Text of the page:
In North America, WD-40 is a household name. Nearly everyone has one of the small blue and yellow canisters under their kitchen sink or on a workshop bench in the basement or garage.
Marketed as “The Can with 1,000 Uses,” people often use WD-40 to stop squeaks, prevent rust and remove dirt from hard to reach places. In our house it’s the go-to can for fixing squeaky door hinges and loosening nuts and bolts.
A visit to www.wd40.com reveals other possible applications:
- cleaning and lubricating guitar strings
- erasing crayon artwork from walls
- untangling jewellery chains
- keeping flies off cows
- cleaning bowling balls
- getting peanut butter out of shoestrings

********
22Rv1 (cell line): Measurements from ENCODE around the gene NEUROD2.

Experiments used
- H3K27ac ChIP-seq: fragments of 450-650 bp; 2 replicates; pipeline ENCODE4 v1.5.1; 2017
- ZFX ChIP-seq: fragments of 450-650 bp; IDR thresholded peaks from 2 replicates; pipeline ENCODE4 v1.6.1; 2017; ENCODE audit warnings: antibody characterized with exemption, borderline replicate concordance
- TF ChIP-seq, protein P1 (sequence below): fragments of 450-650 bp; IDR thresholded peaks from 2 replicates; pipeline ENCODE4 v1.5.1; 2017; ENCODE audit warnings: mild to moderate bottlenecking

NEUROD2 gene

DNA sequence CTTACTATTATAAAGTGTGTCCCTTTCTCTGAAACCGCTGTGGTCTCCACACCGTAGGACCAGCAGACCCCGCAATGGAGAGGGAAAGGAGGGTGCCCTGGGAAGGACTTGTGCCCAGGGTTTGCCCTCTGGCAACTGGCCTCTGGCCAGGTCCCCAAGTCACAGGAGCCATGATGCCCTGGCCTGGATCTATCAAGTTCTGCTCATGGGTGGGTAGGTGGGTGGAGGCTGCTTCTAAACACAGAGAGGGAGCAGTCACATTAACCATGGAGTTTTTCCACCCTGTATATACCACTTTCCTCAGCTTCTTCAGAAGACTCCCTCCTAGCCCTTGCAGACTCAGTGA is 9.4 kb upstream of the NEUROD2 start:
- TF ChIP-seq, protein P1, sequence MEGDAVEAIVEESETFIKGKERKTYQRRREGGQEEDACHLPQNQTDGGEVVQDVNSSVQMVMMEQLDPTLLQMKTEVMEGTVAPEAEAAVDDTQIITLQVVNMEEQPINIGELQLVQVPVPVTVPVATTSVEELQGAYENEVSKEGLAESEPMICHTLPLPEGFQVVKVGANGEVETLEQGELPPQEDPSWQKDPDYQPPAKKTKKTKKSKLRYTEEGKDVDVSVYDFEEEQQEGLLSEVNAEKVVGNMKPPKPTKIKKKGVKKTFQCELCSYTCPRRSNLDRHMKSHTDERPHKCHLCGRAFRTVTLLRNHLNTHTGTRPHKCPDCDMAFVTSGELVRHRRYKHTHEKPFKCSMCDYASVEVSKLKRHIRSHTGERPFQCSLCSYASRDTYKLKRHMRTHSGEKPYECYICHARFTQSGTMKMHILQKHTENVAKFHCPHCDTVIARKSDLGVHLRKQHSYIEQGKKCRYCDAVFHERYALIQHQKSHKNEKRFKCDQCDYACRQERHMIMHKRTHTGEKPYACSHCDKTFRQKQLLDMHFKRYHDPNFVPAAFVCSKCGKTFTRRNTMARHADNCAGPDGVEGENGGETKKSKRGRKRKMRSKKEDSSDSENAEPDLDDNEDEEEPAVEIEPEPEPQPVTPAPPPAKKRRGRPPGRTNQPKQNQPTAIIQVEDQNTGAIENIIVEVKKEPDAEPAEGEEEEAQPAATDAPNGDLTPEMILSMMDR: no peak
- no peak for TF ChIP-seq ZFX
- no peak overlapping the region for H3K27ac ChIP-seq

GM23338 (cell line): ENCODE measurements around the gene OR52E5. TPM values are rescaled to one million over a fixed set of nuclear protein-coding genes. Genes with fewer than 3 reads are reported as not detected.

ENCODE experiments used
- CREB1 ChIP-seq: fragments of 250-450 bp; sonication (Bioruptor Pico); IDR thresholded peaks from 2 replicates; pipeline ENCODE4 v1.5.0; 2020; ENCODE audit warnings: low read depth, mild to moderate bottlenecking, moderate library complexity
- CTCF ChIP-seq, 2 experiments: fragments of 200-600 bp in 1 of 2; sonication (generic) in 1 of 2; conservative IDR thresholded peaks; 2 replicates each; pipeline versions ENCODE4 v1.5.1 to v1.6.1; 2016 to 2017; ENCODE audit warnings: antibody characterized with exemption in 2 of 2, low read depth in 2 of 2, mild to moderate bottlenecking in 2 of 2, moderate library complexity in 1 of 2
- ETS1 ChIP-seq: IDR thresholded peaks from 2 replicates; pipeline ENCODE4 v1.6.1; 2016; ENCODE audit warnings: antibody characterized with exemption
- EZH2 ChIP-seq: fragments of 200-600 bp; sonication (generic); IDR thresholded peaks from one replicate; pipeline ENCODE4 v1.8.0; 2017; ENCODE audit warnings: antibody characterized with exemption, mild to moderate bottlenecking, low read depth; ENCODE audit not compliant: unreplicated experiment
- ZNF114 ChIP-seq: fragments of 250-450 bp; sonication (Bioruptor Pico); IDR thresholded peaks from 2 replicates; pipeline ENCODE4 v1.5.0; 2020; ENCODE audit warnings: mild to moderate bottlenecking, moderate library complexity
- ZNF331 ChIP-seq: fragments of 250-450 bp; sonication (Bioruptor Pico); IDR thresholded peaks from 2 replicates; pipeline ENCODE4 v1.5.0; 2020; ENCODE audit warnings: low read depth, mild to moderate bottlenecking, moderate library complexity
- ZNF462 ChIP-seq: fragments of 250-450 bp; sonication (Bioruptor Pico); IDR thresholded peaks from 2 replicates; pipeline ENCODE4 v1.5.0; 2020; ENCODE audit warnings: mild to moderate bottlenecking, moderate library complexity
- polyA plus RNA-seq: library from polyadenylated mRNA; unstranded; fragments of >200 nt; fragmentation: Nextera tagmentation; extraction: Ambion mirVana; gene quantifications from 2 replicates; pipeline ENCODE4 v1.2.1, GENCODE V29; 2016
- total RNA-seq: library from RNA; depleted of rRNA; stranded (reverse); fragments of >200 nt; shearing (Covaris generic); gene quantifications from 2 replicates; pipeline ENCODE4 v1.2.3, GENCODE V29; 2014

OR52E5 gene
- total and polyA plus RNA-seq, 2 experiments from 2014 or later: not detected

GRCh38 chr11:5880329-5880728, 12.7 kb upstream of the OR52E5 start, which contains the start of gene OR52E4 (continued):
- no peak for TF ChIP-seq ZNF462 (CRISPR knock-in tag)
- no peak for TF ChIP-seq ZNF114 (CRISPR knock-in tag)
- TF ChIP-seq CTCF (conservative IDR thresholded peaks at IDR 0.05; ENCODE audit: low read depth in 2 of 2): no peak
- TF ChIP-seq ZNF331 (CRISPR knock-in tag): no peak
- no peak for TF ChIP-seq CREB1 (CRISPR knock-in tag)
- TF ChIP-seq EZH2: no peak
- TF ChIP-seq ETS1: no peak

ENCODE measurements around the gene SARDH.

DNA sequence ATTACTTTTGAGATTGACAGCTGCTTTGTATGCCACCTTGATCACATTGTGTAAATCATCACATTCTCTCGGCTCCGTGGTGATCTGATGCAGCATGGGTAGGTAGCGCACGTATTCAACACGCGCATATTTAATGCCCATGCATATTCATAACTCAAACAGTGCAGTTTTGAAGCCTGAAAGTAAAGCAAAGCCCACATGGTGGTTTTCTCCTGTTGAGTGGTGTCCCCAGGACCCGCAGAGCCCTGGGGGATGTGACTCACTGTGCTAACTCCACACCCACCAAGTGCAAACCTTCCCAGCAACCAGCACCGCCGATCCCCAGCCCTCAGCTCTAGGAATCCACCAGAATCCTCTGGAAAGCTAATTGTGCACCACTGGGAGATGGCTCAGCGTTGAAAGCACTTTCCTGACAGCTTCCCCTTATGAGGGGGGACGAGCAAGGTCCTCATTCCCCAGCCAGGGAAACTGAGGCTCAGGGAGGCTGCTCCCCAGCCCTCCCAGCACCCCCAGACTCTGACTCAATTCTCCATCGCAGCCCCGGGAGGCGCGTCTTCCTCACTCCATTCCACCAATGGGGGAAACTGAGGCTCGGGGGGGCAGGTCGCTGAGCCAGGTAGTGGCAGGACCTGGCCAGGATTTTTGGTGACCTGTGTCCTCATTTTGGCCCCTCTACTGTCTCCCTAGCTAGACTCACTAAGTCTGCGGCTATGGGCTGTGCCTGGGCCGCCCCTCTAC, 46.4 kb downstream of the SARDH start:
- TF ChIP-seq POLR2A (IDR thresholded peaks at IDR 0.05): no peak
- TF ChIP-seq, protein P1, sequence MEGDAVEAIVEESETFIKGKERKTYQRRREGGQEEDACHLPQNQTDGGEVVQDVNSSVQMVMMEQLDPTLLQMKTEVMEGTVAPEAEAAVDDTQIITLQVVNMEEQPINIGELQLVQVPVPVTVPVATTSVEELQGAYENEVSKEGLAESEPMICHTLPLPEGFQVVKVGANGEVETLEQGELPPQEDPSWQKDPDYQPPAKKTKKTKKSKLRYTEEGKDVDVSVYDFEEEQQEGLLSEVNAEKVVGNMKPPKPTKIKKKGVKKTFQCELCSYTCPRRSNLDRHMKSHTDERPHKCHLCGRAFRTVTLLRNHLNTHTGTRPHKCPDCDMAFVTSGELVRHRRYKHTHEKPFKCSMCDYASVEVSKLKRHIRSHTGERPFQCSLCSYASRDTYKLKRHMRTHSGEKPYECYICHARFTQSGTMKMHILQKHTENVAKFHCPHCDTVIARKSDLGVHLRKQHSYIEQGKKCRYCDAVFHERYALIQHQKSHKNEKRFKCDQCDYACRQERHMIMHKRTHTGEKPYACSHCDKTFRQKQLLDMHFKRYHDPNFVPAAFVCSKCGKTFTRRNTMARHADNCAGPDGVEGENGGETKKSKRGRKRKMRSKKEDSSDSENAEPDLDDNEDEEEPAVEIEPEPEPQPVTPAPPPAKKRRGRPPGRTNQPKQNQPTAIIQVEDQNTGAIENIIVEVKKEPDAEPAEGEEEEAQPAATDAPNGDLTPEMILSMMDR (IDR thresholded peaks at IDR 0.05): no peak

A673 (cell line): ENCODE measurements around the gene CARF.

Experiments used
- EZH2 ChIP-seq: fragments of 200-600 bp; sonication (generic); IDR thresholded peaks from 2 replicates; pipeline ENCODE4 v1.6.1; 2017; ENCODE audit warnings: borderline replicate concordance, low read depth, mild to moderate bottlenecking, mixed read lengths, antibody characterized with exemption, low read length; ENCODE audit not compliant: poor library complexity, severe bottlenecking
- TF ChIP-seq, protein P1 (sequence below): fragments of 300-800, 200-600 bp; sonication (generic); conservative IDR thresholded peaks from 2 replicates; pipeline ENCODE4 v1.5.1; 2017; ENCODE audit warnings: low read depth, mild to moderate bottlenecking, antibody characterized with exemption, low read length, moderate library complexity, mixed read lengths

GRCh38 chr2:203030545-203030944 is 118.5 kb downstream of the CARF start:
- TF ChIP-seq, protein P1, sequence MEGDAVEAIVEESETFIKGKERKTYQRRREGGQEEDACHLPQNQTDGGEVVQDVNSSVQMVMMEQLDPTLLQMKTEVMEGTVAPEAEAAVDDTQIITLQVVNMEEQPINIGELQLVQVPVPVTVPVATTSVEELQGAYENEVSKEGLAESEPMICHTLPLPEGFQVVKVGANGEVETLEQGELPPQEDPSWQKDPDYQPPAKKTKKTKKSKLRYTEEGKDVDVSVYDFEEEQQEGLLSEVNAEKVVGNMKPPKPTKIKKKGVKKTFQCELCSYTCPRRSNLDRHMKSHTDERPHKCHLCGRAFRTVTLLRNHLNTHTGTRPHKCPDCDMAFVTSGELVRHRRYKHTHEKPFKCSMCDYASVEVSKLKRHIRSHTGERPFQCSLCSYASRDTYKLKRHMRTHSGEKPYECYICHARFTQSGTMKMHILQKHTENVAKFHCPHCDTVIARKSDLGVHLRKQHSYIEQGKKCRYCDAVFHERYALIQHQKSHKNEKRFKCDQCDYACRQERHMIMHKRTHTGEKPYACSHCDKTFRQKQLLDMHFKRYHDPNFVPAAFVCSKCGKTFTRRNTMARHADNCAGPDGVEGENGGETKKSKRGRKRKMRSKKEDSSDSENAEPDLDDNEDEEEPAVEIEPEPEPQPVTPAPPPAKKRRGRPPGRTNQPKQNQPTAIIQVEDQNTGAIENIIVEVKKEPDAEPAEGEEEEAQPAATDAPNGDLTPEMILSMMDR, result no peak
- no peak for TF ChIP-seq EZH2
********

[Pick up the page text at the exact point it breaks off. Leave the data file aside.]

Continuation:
- preventing bathroom mirrors from fogging up
- giving a floor that “just waxed” sheen without leaving it slippery
(Just so you know, the 2,000+ list of potential uses found on the WD-40 website has been compiled from public submissions and in no way implies endorsement by WD-40 or me.)
The super spray was developed in 1953 by California resident Norm Larsen. As founder of the Rocket Chemical Company, he was looking for a way to repel water and prevent corrosion. His invention was first used to prevent rust and corrosion on the outer skin of the Atlas missile and was available on store shelves by 1958.
But the really interesting thing about WD-40 is its name. The WD stands for water displacement. And the 40 indicates that the formula was Larsen’s 40th attempt. That’s right. He reworked and tested his idea 40 times before creating something marketable. Continue reading “What WD-40 can do for your writing”